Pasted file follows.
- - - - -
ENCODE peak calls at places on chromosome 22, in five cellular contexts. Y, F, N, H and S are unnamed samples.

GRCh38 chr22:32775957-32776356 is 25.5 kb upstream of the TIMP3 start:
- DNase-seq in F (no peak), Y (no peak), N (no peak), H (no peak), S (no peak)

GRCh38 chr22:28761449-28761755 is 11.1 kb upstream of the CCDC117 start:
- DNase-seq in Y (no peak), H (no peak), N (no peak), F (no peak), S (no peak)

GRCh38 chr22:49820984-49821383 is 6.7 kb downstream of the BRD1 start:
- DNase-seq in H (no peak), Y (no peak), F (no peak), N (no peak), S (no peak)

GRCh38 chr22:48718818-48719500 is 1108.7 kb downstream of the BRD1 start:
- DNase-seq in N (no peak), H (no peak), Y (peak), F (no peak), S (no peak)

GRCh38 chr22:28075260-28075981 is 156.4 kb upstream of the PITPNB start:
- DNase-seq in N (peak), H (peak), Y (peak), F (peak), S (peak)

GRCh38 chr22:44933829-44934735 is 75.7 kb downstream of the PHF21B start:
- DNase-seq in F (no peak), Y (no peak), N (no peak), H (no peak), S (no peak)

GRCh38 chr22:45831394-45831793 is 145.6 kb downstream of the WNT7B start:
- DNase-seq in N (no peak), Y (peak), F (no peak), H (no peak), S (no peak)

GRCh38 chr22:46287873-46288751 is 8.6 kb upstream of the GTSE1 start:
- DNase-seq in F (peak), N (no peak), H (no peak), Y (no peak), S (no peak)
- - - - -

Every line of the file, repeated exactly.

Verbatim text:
ENCODE peak calls at places on chromosome 22, in five cellular contexts. Y, F, N, H and S are unnamed samples.

GRCh38 chr22:32775957-32776356 is 25.5 kb upstream of the TIMP3 start:
- DNase-seq in F (no peak), Y (no peak), N (no peak), H (no peak), S (no peak)

GRCh38 chr22:28761449-28761755 is 11.1 kb upstream of the CCDC117 start:
- DNase-seq in Y (no peak), H (no peak), N (no peak), F (no peak), S (no peak)

GRCh38 chr22:49820984-49821383 is 6.7 kb downstream of the BRD1 start:
- DNase-seq in H (no peak), Y (no peak), F (no peak), N (no peak), S (no peak)

GRCh38 chr22:48718818-48719500 is 1108.7 kb downstream of the BRD1 start:
- DNase-seq in N (no peak), H (no peak), Y (peak), F (no peak), S (no peak)

GRCh38 chr22:28075260-28075981 is 156.4 kb upstream of the PITPNB start:
- DNase-seq in N (peak), H (peak), Y (peak), F (peak), S (peak)

GRCh38 chr22:44933829-44934735 is 75.7 kb downstream of the PHF21B start:
- DNase-seq in F (no peak), Y (no peak), N (no peak), H (no peak), S (no peak)

GRCh38 chr22:45831394-45831793 is 145.6 kb downstream of the WNT7B start:
- DNase-seq in N (no peak), Y (peak), F (no peak), H (no peak), S (no peak)

GRCh38 chr22:46287873-46288751 is 8.6 kb upstream of the GTSE1 start:
- DNase-seq in F (peak), N (no peak), H (no peak), Y (no peak), S (no peak)